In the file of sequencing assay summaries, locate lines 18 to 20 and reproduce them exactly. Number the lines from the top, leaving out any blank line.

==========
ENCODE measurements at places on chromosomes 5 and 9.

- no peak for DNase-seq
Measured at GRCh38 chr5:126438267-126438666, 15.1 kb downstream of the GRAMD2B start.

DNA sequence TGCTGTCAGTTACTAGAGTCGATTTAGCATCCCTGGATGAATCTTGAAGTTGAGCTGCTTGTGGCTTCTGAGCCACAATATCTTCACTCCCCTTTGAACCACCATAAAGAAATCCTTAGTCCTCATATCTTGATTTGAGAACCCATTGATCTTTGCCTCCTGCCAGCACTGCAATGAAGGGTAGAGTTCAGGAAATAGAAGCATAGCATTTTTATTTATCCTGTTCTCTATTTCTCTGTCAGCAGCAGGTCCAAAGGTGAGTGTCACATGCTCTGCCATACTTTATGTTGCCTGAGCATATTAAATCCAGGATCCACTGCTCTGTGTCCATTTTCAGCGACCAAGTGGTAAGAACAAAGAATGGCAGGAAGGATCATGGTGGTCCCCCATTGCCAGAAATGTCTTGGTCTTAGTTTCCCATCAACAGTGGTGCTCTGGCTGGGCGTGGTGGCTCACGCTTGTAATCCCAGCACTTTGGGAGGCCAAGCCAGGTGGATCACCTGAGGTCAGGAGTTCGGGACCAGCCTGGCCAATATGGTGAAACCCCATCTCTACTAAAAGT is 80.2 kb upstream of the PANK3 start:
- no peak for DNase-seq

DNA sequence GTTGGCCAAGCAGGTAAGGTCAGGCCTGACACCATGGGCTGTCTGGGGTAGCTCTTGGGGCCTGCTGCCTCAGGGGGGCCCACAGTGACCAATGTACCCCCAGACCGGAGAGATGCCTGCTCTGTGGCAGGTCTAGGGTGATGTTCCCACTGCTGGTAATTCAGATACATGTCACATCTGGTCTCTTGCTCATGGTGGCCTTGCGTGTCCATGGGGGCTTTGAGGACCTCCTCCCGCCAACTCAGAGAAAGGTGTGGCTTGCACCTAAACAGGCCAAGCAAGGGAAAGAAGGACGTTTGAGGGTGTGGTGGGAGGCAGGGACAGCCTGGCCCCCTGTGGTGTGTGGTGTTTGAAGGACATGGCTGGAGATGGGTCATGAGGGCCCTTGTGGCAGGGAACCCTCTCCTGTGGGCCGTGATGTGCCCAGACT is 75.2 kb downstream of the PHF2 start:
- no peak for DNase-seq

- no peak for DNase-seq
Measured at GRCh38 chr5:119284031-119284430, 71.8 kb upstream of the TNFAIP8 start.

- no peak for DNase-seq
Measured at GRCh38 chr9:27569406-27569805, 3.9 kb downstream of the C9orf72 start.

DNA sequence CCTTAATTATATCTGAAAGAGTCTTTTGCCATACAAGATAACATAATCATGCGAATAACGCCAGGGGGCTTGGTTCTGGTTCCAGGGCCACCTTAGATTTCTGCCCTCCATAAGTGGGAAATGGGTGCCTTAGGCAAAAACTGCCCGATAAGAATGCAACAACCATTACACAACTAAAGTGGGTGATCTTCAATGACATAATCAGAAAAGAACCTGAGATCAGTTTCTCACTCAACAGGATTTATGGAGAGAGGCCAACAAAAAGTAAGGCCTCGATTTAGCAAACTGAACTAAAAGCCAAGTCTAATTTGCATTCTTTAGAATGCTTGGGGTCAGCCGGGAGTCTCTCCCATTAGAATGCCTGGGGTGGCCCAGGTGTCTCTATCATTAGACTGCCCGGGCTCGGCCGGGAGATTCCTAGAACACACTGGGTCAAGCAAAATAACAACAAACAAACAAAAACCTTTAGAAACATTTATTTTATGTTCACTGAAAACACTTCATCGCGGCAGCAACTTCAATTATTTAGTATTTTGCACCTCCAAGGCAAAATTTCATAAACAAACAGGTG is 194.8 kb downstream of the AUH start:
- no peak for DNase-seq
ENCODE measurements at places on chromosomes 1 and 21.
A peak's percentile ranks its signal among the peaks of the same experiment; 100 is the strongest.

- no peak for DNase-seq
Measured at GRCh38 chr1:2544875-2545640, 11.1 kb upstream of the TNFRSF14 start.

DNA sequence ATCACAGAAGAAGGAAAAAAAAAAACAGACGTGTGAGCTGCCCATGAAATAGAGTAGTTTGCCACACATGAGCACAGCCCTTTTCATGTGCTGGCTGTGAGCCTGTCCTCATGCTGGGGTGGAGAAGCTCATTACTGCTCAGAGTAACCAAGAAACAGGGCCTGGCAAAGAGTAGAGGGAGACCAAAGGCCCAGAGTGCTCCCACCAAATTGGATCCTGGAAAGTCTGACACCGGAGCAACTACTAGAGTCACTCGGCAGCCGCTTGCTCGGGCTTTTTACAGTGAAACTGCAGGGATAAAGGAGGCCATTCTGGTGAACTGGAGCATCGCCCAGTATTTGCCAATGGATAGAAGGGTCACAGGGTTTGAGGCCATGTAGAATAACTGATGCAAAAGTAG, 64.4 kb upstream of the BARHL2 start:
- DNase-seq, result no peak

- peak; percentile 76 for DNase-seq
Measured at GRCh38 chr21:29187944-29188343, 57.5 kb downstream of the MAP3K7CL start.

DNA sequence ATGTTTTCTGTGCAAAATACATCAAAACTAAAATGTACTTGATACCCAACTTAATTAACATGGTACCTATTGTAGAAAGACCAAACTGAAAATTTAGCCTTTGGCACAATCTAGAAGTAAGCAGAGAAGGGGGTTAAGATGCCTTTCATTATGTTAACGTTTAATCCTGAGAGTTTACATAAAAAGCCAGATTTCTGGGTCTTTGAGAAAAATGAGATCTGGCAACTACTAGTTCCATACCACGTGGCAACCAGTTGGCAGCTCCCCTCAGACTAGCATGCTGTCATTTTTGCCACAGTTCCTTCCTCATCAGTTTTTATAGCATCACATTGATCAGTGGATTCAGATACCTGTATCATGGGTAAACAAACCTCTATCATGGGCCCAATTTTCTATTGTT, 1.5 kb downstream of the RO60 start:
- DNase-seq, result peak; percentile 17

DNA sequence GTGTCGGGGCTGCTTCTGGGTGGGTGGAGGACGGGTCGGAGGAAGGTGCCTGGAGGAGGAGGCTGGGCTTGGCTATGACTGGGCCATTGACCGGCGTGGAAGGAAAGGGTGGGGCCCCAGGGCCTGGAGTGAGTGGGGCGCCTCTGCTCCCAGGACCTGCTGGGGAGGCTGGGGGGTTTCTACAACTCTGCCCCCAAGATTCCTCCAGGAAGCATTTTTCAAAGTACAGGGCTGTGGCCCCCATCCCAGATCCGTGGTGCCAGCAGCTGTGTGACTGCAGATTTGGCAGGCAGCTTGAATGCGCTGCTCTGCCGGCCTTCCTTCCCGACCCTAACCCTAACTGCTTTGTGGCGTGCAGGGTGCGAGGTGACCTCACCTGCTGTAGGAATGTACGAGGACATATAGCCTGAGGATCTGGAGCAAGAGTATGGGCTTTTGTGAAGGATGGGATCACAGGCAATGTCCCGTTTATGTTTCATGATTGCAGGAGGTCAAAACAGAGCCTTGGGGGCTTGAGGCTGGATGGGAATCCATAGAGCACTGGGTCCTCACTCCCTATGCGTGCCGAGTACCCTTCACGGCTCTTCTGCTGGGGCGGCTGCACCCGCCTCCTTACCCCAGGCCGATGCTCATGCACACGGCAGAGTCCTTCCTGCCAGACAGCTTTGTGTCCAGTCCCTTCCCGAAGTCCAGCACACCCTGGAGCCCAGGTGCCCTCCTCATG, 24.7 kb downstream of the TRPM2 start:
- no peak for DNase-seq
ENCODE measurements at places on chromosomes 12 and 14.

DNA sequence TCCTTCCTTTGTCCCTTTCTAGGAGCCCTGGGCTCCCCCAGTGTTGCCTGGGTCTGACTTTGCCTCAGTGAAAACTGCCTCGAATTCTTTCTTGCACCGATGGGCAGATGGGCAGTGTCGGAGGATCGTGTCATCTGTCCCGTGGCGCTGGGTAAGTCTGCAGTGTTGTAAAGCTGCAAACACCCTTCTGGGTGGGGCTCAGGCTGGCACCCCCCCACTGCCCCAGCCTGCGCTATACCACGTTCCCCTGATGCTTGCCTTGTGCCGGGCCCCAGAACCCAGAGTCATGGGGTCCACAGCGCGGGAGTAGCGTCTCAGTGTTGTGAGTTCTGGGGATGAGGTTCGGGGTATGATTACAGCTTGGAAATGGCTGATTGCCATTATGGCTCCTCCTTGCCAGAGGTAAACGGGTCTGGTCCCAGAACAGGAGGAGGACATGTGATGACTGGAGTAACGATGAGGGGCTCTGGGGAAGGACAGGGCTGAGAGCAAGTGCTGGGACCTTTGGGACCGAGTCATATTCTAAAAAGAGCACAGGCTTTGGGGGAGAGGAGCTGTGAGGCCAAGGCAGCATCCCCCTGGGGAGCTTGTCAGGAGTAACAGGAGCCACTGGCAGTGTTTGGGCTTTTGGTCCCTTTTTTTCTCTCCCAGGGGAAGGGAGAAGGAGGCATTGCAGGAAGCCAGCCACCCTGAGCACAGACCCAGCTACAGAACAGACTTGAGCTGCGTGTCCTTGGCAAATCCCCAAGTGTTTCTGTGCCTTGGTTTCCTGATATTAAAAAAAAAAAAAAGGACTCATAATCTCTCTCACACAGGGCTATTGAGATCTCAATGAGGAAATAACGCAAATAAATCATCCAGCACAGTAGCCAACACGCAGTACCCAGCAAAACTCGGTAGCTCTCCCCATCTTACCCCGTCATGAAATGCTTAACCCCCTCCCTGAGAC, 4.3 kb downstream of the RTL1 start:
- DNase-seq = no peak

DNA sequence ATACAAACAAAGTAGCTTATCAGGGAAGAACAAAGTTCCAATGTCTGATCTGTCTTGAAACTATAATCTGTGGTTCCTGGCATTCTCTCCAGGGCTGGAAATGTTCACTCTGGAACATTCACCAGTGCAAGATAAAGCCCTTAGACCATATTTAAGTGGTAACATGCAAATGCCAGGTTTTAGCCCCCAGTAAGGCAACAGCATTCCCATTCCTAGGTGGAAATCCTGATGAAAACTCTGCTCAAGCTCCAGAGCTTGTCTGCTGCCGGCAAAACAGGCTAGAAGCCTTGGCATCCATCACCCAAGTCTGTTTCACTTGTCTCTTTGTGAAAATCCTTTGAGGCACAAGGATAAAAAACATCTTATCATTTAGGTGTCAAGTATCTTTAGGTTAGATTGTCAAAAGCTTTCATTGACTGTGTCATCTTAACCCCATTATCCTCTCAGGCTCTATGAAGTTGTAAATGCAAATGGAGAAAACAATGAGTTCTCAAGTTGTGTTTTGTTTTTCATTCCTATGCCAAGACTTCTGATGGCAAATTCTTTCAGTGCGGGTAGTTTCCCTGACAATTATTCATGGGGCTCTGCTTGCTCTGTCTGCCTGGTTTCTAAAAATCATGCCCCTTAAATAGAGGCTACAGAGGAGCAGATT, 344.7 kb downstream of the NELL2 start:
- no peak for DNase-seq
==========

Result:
DNA sequence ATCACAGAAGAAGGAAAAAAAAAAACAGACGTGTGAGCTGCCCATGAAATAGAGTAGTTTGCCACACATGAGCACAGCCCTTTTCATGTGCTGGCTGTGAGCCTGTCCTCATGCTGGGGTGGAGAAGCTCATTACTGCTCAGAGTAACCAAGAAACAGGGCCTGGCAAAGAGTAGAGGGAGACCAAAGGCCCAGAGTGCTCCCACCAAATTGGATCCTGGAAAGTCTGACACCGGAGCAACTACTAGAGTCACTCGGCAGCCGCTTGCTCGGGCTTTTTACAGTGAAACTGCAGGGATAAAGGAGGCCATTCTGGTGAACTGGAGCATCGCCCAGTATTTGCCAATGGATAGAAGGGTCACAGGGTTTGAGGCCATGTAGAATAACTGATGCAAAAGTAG, 64.4 kb upstream of the BARHL2 start:
- DNase-seq, result no peak

- peak; percentile 76 for DNase-seq